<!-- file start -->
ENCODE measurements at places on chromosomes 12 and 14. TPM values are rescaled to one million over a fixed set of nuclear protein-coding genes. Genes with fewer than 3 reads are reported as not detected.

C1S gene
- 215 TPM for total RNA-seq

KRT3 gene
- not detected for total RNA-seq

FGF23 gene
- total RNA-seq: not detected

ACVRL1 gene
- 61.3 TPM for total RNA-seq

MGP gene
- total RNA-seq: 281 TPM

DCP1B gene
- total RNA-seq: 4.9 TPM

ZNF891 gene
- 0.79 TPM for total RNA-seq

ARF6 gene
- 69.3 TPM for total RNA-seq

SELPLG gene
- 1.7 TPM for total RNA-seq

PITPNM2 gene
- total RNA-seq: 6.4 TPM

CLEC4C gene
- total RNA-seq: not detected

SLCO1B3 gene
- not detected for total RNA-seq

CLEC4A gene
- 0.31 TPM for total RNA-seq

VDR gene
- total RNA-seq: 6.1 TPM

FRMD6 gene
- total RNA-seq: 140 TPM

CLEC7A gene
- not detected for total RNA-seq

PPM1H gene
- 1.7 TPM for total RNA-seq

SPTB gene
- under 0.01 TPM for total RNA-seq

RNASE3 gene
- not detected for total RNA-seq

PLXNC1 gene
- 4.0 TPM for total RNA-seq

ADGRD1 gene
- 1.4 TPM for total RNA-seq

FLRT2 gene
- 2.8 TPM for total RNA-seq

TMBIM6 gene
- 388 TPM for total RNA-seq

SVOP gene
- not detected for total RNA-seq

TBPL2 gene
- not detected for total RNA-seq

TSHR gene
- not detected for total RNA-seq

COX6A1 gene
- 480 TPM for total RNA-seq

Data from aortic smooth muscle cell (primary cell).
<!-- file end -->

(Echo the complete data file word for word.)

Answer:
ENCODE measurements at places on chromosomes 12 and 14. TPM values are rescaled to one million over a fixed set of nuclear protein-coding genes. Genes with fewer than 3 reads are reported as not detected.

C1S gene
- 215 TPM for total RNA-seq

KRT3 gene
- not detected for total RNA-seq

FGF23 gene
- total RNA-seq: not detected

ACVRL1 gene
- 61.3 TPM for total RNA-seq

MGP gene
- total RNA-seq: 281 TPM

DCP1B gene
- total RNA-seq: 4.9 TPM

ZNF891 gene
- 0.79 TPM for total RNA-seq

ARF6 gene
- 69.3 TPM for total RNA-seq

SELPLG gene
- 1.7 TPM for total RNA-seq

PITPNM2 gene
- total RNA-seq: 6.4 TPM

CLEC4C gene
- total RNA-seq: not detected

SLCO1B3 gene
- not detected for total RNA-seq

CLEC4A gene
- 0.31 TPM for total RNA-seq

VDR gene
- total RNA-seq: 6.1 TPM

FRMD6 gene
- total RNA-seq: 140 TPM

CLEC7A gene
- not detected for total RNA-seq

PPM1H gene
- 1.7 TPM for total RNA-seq

SPTB gene
- under 0.01 TPM for total RNA-seq

RNASE3 gene
- not detected for total RNA-seq

PLXNC1 gene
- 4.0 TPM for total RNA-seq

ADGRD1 gene
- 1.4 TPM for total RNA-seq

FLRT2 gene
- 2.8 TPM for total RNA-seq

TMBIM6 gene
- 388 TPM for total RNA-seq

SVOP gene
- not detected for total RNA-seq

TBPL2 gene
- not detected for total RNA-seq

TSHR gene
- not detected for total RNA-seq

COX6A1 gene
- 480 TPM for total RNA-seq

Data from aortic smooth muscle cell (primary cell).